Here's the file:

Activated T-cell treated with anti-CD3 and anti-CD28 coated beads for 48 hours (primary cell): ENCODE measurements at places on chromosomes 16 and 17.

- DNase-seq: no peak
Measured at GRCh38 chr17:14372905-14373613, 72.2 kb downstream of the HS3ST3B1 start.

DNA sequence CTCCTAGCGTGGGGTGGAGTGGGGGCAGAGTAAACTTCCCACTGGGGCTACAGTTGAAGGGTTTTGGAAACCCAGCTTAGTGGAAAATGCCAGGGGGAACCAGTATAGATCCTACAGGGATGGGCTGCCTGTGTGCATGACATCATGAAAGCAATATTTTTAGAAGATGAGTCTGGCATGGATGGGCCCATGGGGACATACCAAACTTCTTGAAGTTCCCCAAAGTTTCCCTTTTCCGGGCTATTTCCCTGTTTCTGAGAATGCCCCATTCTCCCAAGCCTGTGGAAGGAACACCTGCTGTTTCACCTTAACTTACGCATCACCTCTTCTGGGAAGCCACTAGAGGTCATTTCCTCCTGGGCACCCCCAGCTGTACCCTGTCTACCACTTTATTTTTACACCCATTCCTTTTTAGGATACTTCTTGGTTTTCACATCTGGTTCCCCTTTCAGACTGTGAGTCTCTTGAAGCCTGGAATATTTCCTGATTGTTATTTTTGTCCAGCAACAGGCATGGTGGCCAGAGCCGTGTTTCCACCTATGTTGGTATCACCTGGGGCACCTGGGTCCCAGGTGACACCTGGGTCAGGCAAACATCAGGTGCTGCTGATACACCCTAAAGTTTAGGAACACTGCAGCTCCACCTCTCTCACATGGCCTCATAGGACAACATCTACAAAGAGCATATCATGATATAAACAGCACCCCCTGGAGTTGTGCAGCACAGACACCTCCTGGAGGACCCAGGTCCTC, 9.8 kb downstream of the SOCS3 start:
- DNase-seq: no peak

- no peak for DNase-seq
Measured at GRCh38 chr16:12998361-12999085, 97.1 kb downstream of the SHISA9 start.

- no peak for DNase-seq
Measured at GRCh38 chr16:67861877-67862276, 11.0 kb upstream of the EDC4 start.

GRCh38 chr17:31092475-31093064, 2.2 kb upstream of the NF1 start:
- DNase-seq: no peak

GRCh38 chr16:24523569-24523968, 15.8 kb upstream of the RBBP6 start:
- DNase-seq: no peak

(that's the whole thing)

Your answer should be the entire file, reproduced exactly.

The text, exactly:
Activated T-cell treated with anti-CD3 and anti-CD28 coated beads for 48 hours (primary cell): ENCODE measurements at places on chromosomes 16 and 17.

- DNase-seq: no peak
Measured at GRCh38 chr17:14372905-14373613, 72.2 kb downstream of the HS3ST3B1 start.

DNA sequence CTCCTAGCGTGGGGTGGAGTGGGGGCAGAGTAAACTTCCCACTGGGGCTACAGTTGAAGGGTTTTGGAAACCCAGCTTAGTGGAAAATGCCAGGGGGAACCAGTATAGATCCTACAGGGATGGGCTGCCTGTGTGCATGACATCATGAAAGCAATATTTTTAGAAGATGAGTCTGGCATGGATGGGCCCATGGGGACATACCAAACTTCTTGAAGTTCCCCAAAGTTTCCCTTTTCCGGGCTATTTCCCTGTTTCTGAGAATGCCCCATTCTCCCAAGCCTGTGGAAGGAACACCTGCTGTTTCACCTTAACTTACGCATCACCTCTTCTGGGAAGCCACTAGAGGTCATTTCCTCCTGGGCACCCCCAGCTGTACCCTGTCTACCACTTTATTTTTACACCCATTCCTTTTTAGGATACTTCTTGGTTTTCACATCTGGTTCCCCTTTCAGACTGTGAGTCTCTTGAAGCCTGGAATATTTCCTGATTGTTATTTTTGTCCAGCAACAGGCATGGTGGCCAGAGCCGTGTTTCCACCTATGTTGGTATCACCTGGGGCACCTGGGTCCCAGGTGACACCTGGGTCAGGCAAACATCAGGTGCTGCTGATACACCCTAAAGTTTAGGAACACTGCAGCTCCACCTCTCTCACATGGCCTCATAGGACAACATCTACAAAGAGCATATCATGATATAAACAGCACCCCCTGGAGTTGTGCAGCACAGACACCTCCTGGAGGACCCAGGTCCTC, 9.8 kb downstream of the SOCS3 start:
- DNase-seq: no peak

- no peak for DNase-seq
Measured at GRCh38 chr16:12998361-12999085, 97.1 kb downstream of the SHISA9 start.

- no peak for DNase-seq
Measured at GRCh38 chr16:67861877-67862276, 11.0 kb upstream of the EDC4 start.

GRCh38 chr17:31092475-31093064, 2.2 kb upstream of the NF1 start:
- DNase-seq: no peak

GRCh38 chr16:24523569-24523968, 15.8 kb upstream of the RBBP6 start:
- DNase-seq: no peak